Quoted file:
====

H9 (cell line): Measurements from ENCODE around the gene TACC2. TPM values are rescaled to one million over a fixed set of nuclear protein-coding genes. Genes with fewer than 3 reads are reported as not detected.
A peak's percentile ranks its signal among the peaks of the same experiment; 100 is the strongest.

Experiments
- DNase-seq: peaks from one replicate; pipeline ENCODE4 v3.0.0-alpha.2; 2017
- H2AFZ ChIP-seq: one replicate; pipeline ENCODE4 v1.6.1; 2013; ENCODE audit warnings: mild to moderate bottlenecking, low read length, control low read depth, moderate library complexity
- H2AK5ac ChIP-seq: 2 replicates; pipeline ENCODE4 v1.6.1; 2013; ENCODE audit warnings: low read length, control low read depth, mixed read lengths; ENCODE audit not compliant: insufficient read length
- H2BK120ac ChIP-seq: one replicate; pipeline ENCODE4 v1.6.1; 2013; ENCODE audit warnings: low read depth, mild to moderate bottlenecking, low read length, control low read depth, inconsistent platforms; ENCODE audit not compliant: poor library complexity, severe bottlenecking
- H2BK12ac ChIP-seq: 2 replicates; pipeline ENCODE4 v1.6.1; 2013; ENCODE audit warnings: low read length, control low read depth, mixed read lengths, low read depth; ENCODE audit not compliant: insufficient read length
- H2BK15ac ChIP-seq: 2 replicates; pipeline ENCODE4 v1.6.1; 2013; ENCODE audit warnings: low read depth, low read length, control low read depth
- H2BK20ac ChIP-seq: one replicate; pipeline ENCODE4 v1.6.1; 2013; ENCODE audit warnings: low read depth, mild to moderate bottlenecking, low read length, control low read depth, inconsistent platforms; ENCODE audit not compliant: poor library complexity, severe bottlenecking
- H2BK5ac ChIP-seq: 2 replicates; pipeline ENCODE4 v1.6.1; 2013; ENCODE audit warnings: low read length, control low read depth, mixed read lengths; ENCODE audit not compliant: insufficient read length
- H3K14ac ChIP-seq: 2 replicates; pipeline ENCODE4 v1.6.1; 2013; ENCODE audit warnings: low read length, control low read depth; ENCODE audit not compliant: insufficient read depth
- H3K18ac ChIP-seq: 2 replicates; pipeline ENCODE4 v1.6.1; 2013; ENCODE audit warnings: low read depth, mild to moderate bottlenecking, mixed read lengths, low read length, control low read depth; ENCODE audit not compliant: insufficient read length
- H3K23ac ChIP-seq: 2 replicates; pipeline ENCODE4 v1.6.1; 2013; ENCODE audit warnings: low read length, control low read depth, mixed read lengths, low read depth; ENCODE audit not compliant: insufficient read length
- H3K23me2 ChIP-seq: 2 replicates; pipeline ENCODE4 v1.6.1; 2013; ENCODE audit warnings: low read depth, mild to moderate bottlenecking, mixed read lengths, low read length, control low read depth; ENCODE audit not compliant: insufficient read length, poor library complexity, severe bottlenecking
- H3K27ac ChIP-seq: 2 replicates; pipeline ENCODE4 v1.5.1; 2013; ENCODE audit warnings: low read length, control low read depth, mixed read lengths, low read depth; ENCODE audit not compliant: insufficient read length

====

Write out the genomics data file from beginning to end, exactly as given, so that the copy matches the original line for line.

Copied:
H9 (cell line): Measurements from ENCODE around the gene TACC2. TPM values are rescaled to one million over a fixed set of nuclear protein-coding genes. Genes with fewer than 3 reads are reported as not detected.
A peak's percentile ranks its signal among the peaks of the same experiment; 100 is the strongest.

Experiments
- DNase-seq: peaks from one replicate; pipeline ENCODE4 v3.0.0-alpha.2; 2017
- H2AFZ ChIP-seq: one replicate; pipeline ENCODE4 v1.6.1; 2013; ENCODE audit warnings: mild to moderate bottlenecking, low read length, control low read depth, moderate library complexity
- H2AK5ac ChIP-seq: 2 replicates; pipeline ENCODE4 v1.6.1; 2013; ENCODE audit warnings: low read length, control low read depth, mixed read lengths; ENCODE audit not compliant: insufficient read length
- H2BK120ac ChIP-seq: one replicate; pipeline ENCODE4 v1.6.1; 2013; ENCODE audit warnings: low read depth, mild to moderate bottlenecking, low read length, control low read depth, inconsistent platforms; ENCODE audit not compliant: poor library complexity, severe bottlenecking
- H2BK12ac ChIP-seq: 2 replicates; pipeline ENCODE4 v1.6.1; 2013; ENCODE audit warnings: low read length, control low read depth, mixed read lengths, low read depth; ENCODE audit not compliant: insufficient read length
- H2BK15ac ChIP-seq: 2 replicates; pipeline ENCODE4 v1.6.1; 2013; ENCODE audit warnings: low read depth, low read length, control low read depth
- H2BK20ac ChIP-seq: one replicate; pipeline ENCODE4 v1.6.1; 2013; ENCODE audit warnings: low read depth, mild to moderate bottlenecking, low read length, control low read depth, inconsistent platforms; ENCODE audit not compliant: poor library complexity, severe bottlenecking
- H2BK5ac ChIP-seq: 2 replicates; pipeline ENCODE4 v1.6.1; 2013; ENCODE audit warnings: low read length, control low read depth, mixed read lengths; ENCODE audit not compliant: insufficient read length
- H3K14ac ChIP-seq: 2 replicates; pipeline ENCODE4 v1.6.1; 2013; ENCODE audit warnings: low read length, control low read depth; ENCODE audit not compliant: insufficient read depth
- H3K18ac ChIP-seq: 2 replicates; pipeline ENCODE4 v1.6.1; 2013; ENCODE audit warnings: low read depth, mild to moderate bottlenecking, mixed read lengths, low read length, control low read depth; ENCODE audit not compliant: insufficient read length
- H3K23ac ChIP-seq: 2 replicates; pipeline ENCODE4 v1.6.1; 2013; ENCODE audit warnings: low read length, control low read depth, mixed read lengths, low read depth; ENCODE audit not compliant: insufficient read length
- H3K23me2 ChIP-seq: 2 replicates; pipeline ENCODE4 v1.6.1; 2013; ENCODE audit warnings: low read depth, mild to moderate bottlenecking, mixed read lengths, low read length, control low read depth; ENCODE audit not compliant: insufficient read length, poor library complexity, severe bottlenecking
- H3K27ac ChIP-seq: 2 replicates; pipeline ENCODE4 v1.5.1; 2013; ENCODE audit warnings: low read length, control low read depth, mixed read lengths, low read depth; ENCODE audit not compliant: insufficient read length